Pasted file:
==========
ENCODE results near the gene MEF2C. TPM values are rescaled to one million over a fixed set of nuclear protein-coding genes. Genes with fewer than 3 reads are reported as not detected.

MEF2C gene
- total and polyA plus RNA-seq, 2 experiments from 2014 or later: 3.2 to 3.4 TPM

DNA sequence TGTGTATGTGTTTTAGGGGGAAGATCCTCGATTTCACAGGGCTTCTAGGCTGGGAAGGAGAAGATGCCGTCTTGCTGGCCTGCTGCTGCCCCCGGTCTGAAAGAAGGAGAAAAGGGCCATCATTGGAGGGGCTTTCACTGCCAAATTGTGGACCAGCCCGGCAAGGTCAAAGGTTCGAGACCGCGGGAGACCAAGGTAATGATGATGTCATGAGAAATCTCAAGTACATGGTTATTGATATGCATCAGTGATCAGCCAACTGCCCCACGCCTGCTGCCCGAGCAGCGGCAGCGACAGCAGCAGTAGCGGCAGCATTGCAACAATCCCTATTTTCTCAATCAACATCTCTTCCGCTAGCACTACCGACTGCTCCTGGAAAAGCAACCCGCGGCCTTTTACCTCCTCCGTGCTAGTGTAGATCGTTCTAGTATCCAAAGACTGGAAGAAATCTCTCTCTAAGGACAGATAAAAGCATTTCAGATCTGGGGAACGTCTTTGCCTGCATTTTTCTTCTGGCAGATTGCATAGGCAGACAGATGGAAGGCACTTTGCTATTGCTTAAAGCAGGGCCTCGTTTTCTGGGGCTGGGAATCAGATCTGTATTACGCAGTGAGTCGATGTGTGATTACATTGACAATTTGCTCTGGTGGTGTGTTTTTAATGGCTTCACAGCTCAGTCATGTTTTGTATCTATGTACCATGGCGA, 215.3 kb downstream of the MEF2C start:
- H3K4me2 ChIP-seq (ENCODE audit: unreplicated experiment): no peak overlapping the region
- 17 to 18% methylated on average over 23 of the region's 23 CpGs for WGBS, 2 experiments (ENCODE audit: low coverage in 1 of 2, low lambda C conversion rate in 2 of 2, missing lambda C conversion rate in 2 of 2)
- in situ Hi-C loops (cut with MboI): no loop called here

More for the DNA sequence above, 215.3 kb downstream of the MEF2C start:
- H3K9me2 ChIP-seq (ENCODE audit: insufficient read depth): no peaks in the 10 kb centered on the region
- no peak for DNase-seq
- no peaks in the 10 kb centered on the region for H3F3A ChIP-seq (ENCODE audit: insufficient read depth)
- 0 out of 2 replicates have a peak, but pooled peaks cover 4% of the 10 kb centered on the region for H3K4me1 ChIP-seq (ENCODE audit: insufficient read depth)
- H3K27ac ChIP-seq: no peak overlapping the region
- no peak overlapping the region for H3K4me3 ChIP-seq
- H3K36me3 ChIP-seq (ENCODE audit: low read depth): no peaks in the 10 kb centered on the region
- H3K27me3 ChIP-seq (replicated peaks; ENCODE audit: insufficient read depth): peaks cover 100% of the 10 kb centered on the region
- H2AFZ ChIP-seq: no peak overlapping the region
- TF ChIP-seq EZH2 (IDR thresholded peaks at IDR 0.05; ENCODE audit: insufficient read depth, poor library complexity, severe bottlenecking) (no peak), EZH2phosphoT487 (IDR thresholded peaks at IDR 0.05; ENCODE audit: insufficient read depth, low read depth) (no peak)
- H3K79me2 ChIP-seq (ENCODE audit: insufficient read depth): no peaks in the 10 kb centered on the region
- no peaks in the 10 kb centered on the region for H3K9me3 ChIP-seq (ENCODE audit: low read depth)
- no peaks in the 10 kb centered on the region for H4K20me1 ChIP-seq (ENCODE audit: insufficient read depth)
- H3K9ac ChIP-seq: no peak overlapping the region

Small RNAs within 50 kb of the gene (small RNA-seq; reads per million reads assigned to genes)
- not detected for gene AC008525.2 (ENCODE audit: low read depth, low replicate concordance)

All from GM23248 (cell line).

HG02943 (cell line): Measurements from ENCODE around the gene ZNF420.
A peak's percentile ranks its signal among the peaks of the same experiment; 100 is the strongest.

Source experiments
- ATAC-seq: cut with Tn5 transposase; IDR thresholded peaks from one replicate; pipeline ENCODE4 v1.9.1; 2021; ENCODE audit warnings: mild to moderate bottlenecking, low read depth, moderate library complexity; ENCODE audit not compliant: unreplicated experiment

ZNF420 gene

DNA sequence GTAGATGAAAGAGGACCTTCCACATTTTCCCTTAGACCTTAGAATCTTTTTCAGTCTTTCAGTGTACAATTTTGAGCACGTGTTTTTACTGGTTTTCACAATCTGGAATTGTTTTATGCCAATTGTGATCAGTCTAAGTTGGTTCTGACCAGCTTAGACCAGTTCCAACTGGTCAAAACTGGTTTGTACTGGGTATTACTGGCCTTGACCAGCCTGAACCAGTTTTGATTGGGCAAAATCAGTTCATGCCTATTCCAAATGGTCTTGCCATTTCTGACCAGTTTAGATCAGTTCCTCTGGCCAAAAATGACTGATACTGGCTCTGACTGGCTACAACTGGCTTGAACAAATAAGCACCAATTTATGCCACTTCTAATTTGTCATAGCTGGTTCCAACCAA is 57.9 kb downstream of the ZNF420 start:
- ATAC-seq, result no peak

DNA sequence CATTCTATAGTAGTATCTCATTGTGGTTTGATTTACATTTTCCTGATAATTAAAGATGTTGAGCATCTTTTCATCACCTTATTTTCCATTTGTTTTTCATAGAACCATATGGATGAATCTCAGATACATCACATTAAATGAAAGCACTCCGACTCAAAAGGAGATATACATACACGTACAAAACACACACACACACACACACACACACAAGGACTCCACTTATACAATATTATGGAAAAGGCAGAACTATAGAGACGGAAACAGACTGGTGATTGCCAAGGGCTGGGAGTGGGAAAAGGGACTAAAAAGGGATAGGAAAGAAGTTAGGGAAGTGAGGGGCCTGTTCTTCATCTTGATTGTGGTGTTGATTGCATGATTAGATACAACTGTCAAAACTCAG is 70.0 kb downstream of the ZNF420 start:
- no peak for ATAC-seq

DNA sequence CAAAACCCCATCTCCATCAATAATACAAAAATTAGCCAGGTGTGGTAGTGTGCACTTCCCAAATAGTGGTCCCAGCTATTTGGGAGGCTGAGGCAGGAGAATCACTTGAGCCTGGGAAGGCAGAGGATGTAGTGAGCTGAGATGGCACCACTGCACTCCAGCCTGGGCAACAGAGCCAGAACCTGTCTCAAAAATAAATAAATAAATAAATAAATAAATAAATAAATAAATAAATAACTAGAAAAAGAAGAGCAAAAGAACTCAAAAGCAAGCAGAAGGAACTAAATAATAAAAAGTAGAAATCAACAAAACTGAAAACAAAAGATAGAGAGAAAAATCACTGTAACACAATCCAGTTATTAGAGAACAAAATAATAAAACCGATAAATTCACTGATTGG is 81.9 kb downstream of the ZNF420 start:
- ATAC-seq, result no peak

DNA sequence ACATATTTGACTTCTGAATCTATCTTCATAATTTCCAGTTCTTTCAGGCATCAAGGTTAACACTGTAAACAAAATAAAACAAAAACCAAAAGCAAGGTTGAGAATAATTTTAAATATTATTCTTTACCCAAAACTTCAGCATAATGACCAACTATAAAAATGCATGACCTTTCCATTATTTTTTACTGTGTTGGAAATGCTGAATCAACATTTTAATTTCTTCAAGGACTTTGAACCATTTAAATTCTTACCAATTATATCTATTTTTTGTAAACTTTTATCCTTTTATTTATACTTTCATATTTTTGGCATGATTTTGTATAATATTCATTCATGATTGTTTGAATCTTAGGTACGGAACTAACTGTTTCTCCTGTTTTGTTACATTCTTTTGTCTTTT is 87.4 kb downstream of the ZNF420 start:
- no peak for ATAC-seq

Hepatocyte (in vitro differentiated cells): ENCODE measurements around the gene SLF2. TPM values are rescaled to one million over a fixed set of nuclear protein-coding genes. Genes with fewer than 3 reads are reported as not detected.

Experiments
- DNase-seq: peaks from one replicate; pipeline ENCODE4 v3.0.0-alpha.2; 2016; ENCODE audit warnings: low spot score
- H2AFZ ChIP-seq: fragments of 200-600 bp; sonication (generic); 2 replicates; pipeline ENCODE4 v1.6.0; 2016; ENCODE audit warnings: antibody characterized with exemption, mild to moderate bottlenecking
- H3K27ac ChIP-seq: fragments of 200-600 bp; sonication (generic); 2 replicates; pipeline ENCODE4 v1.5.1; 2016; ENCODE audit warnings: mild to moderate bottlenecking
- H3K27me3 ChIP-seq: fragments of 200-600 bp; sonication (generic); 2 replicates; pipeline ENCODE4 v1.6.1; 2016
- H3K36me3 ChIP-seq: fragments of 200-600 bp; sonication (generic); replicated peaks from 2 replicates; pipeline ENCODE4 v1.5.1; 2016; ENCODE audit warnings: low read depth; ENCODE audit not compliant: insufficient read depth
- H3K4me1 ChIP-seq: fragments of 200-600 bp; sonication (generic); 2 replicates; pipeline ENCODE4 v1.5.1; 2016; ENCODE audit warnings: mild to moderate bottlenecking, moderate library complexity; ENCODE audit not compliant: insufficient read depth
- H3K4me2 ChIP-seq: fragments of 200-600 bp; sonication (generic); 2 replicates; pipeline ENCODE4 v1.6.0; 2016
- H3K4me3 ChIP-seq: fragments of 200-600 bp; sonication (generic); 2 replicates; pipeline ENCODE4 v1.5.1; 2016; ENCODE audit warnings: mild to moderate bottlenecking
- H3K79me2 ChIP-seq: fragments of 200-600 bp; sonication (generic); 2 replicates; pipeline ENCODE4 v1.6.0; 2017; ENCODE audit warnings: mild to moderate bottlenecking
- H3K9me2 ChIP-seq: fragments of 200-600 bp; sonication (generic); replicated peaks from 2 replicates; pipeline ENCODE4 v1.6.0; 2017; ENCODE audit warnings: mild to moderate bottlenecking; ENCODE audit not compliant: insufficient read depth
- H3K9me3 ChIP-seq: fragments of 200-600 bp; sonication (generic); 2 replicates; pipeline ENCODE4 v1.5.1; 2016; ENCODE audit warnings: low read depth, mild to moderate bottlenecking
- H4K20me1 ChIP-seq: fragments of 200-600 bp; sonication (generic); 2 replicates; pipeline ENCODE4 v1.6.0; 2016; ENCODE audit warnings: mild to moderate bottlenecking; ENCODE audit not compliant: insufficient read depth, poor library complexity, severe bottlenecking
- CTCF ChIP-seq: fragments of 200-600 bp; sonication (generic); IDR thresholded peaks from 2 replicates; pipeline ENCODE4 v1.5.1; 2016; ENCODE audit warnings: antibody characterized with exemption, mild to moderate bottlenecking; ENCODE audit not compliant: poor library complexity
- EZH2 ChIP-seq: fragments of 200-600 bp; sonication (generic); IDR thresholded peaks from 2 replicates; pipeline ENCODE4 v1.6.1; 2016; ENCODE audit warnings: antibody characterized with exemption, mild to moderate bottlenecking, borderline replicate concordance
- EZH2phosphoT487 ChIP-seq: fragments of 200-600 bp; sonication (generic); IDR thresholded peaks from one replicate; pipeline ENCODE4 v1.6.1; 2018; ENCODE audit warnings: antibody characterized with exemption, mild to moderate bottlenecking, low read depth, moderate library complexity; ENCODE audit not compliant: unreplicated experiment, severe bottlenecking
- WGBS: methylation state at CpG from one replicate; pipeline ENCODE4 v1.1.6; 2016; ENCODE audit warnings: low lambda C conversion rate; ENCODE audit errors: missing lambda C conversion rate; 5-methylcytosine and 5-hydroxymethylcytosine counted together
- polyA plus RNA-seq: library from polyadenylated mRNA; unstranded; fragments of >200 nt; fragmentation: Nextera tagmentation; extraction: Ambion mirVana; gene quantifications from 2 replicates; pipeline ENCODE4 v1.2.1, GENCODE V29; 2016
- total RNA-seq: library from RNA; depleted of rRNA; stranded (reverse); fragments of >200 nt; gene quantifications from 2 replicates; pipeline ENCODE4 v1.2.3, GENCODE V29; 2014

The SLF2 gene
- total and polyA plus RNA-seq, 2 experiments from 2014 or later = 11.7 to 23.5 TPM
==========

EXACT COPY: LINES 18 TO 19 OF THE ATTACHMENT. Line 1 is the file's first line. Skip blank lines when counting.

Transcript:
- TF ChIP-seq EZH2 (IDR thresholded peaks at IDR 0.05; ENCODE audit: insufficient read depth, poor library complexity, severe bottlenecking) (no peak), EZH2phosphoT487 (IDR thresholded peaks at IDR 0.05; ENCODE audit: insufficient read depth, low read depth) (no peak)
- H3K79me2 ChIP-seq (ENCODE audit: insufficient read depth): no peaks in the 10 kb centered on the region